Many of us enter relationships that are unhealthy, dangerous or just “not meant to be”. Despite being unhappy, for many deep reasons, we stay. Paralyzed. Even though we shouldn’t.
Bob and I had been best friends for six years. At first I was oblivious, especially having a boyfriend (who was my first serious one), never even suspecting Bob’s feelings. I had many good guy-friends, and would always get along better with boys, so I didn’t read much into it. After a while, I started to suspect, but consciously decided to dismiss and sweep it under the rug.
Bob ended up confessing and later also admitting that it was too hard for him to be just friends. Besides having a boyfriend, I wasn’t even remotely interested. Bob decided to take a step back, which burnt, but I understood. I can’t remember the details, but eventually he managed to move on and we became friends again.
I believed that he was finally over me. But then he caught me in one of those gaps between boyfriends – after I ended the relationship with my second serious boyfriend. If you’ve read my previous posts (Extra Baggage), you know that it didn’t end very well. It took me a long time to admit to myself and own up to it.
These are the stages of denial in relationships that aren’t “meant to be”:
1. Giving them a chance
It all started when I lost myself in admiration for his bravery. It made me say yes, when I should’ve found a gentle way to say no. Giving chances is part of life, I do believe in them. But not when deep down you know that this isn’t for you. I couldn’t see us as more than just friends. I agreed to go out with him, in spite of never being interested before. I still can’t fault myself for doing so, because I felt like I should at least try. I believed that with time, the spark that was missing would grow – One I had in all my previous relationships, even before they began. At that moment, when he overcame his own demons, and took a leap – I made a decision to do so too.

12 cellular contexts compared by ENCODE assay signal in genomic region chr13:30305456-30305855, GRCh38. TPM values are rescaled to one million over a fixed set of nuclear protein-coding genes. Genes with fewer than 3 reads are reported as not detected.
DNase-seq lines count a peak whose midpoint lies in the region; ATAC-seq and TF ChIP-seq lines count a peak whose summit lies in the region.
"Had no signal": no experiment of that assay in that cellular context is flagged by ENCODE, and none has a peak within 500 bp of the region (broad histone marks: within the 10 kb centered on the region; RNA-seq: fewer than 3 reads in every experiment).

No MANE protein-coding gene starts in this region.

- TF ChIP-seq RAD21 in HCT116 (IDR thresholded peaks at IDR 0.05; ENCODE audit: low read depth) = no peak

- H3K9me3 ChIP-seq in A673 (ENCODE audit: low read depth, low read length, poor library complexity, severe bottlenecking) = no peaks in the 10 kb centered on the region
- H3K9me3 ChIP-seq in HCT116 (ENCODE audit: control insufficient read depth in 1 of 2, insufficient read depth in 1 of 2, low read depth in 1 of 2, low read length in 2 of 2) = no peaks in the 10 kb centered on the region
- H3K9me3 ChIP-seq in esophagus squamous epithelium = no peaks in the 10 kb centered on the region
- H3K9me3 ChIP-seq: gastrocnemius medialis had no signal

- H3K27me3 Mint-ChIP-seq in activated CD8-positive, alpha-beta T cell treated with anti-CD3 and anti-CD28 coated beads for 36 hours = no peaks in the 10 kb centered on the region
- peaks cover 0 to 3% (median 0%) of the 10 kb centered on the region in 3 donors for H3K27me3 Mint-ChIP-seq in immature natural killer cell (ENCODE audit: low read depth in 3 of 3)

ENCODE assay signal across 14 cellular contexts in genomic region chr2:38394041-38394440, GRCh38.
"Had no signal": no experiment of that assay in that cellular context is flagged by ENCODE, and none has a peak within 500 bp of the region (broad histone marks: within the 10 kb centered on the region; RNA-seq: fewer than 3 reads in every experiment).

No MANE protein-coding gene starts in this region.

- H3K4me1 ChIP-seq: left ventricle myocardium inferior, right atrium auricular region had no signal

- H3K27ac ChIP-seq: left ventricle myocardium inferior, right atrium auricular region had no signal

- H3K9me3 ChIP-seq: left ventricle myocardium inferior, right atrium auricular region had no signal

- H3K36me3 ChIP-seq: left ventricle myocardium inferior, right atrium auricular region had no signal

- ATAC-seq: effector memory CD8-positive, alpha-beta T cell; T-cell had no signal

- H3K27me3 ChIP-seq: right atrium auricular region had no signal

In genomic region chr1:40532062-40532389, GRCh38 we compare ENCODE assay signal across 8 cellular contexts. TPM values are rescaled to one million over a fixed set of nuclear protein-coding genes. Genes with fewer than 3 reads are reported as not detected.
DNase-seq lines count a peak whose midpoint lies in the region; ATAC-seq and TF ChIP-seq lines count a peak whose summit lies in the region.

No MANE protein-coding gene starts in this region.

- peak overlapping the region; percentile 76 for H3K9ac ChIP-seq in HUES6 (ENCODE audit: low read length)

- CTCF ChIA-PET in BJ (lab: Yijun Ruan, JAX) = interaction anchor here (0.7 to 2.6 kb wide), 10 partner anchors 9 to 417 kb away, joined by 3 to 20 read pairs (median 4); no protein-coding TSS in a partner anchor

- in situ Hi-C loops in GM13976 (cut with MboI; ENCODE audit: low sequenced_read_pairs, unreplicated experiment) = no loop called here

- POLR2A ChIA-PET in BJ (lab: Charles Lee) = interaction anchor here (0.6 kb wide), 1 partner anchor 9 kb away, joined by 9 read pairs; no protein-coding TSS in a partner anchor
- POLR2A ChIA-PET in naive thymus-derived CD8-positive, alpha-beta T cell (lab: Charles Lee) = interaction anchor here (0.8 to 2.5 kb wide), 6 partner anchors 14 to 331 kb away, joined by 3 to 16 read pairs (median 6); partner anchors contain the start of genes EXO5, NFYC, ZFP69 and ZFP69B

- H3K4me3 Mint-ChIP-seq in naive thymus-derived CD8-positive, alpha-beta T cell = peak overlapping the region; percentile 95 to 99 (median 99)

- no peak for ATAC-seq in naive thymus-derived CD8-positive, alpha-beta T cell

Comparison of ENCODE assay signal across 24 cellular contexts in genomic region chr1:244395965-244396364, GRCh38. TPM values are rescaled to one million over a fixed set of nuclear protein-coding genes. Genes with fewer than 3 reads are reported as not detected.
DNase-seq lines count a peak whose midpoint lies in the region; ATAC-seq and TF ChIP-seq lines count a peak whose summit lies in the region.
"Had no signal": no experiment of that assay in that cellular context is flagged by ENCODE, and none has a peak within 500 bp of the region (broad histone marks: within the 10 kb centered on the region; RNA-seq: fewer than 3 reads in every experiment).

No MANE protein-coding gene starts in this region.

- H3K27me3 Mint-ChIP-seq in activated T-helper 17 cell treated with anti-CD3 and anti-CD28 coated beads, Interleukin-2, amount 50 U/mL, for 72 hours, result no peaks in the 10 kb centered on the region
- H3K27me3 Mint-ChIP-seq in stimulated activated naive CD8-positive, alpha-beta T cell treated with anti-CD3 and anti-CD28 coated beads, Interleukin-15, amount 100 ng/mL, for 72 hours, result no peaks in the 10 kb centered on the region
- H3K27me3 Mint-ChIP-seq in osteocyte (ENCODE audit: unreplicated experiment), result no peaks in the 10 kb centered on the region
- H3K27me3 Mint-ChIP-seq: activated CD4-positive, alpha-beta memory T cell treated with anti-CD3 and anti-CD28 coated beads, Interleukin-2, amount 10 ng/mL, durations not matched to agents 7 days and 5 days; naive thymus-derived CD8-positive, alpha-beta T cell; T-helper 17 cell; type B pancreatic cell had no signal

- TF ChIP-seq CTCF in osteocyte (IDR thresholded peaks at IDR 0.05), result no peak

2. Ignoring the first signs
The first stages of a relationship are usually reserved to getting familiarized with each other. Both my previous boyfriends were also friends of mine before, so I wasn’t new to skipping that stage. But I also knew that it should still be pinker than what it was. While we did have good moments, there were too many fights that shouldn’t happen in the “honeymoon stage”. For Bob, it was his first serious relationship. So many of them were carbon copies of ones I’ve had in my first relationship when I was 16-17. I have already been through it all. Enough to know that they have no place in a relationship when you’re 25. It was exhausting, irritating and I had no desire to deal with it. But I was in denial, so I did. I was scared, and told myself that it was part of giving it a chance.
3. Getting lost in having support
It’s quite rare to find someone who genuinely cares, who does so selflessly and wholeheartedly. Someone who adores and puts you on a pedestal, even when you don’t completely deserve it. It’s also very addicting. It’s usually the kind of support that we get only from close friends. Which should have been a huge, all caps billboard sign. But I’m only human, and it’s nice having someone to fall back on. Someone who really cared and supported me through difficult times. I also knew that if we broke up, I would lose him as a friend as well. And I was couldn’t prepare myself for something like that. I needed him in my life.